Scientists produce genetic map for African Americans

Novel new method reveals precise locations across genome where DNA from a person's father and mother have been stitched together.

DNA strand double helix 311 (photo credit: Jerome Walker)
DNA strand double helix 311
(photo credit: Jerome Walker)
Scientists in the US have created a genetic map for African American populations that reveals the precise locations across the genome where DNA from a person's father and mother have been stitched together. UCLA life scientists and colleagues did this by analyzing a biological process called "recombination," which results in new genetic combinations that are then passed on to the children.
The map that was produced will help scientists learn the roots of certain diseases and discover genes that play key roles.
"Research aimed at finding disease variants will be improved by this tool, which could lead to better medications to help ameliorate the effects of those disease variants," said the senior author of the research, John Novembre, a UCLA assistant professor of ecology and evolutionary biology and of bioinformatics. "Health researchers can use a recombination map to refine where a disease gene might be."
This research was one of the first times that recombination was not studied using data from Europe. "Now we have a map for African Americans that researchers can use as a tool, instead of using a European map or an African map," says Novembre.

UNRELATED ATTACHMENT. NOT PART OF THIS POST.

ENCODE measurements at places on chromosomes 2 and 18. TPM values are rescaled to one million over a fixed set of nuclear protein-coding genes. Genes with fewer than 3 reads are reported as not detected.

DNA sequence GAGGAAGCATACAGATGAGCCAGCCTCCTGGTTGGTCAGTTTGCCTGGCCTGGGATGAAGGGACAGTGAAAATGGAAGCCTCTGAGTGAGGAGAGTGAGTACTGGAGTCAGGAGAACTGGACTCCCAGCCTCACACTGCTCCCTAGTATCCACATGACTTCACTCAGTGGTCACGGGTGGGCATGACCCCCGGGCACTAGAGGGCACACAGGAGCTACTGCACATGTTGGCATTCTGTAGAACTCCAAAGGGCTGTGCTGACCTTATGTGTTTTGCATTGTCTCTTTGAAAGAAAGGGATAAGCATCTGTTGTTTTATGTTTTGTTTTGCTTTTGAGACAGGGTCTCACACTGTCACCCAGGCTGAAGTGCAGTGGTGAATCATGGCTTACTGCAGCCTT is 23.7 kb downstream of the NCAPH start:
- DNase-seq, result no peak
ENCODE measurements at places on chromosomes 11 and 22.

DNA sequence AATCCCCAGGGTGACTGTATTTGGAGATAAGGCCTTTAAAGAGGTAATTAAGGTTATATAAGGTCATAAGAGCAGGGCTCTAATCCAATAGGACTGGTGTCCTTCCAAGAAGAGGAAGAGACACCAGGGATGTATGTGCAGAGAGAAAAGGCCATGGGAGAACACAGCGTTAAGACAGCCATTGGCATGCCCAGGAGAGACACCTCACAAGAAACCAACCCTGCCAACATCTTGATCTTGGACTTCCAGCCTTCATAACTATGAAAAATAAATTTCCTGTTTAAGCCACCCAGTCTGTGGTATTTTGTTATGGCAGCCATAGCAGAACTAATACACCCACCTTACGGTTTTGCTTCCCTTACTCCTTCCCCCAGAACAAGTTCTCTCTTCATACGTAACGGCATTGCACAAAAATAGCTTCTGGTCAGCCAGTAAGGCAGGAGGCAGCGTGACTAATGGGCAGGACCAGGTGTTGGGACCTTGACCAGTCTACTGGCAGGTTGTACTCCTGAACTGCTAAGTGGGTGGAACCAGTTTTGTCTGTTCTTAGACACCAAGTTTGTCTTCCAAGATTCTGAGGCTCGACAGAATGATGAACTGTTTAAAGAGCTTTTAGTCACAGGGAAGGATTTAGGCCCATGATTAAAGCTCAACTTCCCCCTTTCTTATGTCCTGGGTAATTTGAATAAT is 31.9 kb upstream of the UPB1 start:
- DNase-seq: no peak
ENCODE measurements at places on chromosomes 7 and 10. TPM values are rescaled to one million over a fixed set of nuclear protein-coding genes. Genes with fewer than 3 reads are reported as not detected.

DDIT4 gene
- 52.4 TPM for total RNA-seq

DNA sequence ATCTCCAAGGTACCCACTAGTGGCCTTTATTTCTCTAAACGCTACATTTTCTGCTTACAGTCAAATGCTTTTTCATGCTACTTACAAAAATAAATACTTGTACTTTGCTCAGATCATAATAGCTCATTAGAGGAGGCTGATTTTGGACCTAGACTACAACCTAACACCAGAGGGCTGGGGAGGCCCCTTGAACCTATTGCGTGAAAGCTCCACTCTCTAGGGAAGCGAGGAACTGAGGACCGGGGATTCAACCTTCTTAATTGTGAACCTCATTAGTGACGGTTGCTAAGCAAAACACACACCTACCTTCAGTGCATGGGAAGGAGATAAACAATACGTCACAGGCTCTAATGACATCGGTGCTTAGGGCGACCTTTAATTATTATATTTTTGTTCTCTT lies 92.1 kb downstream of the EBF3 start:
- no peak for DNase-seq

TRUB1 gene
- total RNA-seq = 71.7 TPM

Recombination rates between Europe and Africa may look very similar on the surface, explains Novembre, "but there are clear differences in recombination between Africans and Europeans, and African Americans tend to have a map that is a mixture between the African and European map, reflecting the mixture that took place between these two groups."
Explaining recombination, Novembre says, "When we pass on DNA to our children, we stitch together the DNA we received from our mother and father. The resulting DNA alternates between DNA from your mother and from your father, and the recombination points are the boundaries. Those points could be chosen uniformly across the whole chromosome, but studies have found that recombinations occur in some locations in the chromosome more than in others. Locations in the chromosome have particular recombination rates — the rate at which break points occur in that location."
Comparing this African American recombination map with that of other populations enables researchers to locate recombination hot spots, which have highly elevated rates of recombination.